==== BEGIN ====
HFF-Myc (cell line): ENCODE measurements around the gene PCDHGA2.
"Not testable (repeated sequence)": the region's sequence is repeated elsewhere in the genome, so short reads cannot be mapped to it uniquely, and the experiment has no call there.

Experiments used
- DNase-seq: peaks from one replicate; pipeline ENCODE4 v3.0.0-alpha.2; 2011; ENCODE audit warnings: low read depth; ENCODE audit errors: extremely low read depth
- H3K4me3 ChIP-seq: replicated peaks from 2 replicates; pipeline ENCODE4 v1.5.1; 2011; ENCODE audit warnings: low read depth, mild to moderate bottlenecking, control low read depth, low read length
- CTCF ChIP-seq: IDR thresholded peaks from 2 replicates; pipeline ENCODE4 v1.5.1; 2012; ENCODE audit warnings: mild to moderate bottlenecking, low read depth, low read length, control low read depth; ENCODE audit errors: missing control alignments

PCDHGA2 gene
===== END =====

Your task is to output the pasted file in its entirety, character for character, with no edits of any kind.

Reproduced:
HFF-Myc (cell line): ENCODE measurements around the gene PCDHGA2.
"Not testable (repeated sequence)": the region's sequence is repeated elsewhere in the genome, so short reads cannot be mapped to it uniquely, and the experiment has no call there.

Experiments used
- DNase-seq: peaks from one replicate; pipeline ENCODE4 v3.0.0-alpha.2; 2011; ENCODE audit warnings: low read depth; ENCODE audit errors: extremely low read depth
- H3K4me3 ChIP-seq: replicated peaks from 2 replicates; pipeline ENCODE4 v1.5.1; 2011; ENCODE audit warnings: low read depth, mild to moderate bottlenecking, control low read depth, low read length
- CTCF ChIP-seq: IDR thresholded peaks from 2 replicates; pipeline ENCODE4 v1.5.1; 2012; ENCODE audit warnings: mild to moderate bottlenecking, low read depth, low read length, control low read depth; ENCODE audit errors: missing control alignments

PCDHGA2 gene